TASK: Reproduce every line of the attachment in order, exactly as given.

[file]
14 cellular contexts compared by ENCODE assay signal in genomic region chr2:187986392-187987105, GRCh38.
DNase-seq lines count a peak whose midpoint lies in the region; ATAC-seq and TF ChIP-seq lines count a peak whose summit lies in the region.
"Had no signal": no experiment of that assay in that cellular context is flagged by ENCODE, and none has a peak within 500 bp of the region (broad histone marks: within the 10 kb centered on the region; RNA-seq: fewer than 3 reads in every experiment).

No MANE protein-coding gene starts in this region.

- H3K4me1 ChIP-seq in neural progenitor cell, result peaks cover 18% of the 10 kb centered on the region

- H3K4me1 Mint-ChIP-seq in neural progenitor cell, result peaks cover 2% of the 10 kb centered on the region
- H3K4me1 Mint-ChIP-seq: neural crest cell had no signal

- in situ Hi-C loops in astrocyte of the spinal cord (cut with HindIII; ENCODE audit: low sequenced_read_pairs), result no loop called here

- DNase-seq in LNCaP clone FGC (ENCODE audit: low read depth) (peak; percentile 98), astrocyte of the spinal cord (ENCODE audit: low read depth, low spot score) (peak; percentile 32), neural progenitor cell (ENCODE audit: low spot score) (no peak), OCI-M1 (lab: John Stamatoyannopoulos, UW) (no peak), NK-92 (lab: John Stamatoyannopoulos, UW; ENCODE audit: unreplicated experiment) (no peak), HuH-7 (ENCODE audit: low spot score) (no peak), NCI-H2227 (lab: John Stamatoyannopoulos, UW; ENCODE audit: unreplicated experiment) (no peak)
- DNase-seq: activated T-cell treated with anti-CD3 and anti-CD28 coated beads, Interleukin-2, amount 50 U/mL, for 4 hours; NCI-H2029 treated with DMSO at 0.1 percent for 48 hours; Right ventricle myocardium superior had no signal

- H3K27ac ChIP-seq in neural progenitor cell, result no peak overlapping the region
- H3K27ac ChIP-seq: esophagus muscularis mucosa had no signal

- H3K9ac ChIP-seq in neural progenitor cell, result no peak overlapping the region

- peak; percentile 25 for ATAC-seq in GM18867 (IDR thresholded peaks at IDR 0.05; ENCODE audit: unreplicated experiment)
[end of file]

14 cellular contexts compared by ENCODE assay signal in genomic region chr2:187986392-187987105, GRCh38.
DNase-seq lines count a peak whose midpoint lies in the region; ATAC-seq and TF ChIP-seq lines count a peak whose summit lies in the region.
"Had no signal": no experiment of that assay in that cellular context is flagged by ENCODE, and none has a peak within 500 bp of the region (broad histone marks: within the 10 kb centered on the region; RNA-seq: fewer than 3 reads in every experiment).

No MANE protein-coding gene starts in this region.

- H3K4me1 ChIP-seq in neural progenitor cell, result peaks cover 18% of the 10 kb centered on the region

- H3K4me1 Mint-ChIP-seq in neural progenitor cell, result peaks cover 2% of the 10 kb centered on the region
- H3K4me1 Mint-ChIP-seq: neural crest cell had no signal

- in situ Hi-C loops in astrocyte of the spinal cord (cut with HindIII; ENCODE audit: low sequenced_read_pairs), result no loop called here

- DNase-seq in LNCaP clone FGC (ENCODE audit: low read depth) (peak; percentile 98), astrocyte of the spinal cord (ENCODE audit: low read depth, low spot score) (peak; percentile 32), neural progenitor cell (ENCODE audit: low spot score) (no peak), OCI-M1 (lab: John Stamatoyannopoulos, UW) (no peak), NK-92 (lab: John Stamatoyannopoulos, UW; ENCODE audit: unreplicated experiment) (no peak), HuH-7 (ENCODE audit: low spot score) (no peak), NCI-H2227 (lab: John Stamatoyannopoulos, UW; ENCODE audit: unreplicated experiment) (no peak)
- DNase-seq: activated T-cell treated with anti-CD3 and anti-CD28 coated beads, Interleukin-2, amount 50 U/mL, for 4 hours; NCI-H2029 treated with DMSO at 0.1 percent for 48 hours; Right ventricle myocardium superior had no signal

- H3K27ac ChIP-seq in neural progenitor cell, result no peak overlapping the region
- H3K27ac ChIP-seq: esophagus muscularis mucosa had no signal

- H3K9ac ChIP-seq in neural progenitor cell, result no peak overlapping the region

- peak; percentile 25 for ATAC-seq in GM18867 (IDR thresholded peaks at IDR 0.05; ENCODE audit: unreplicated experiment)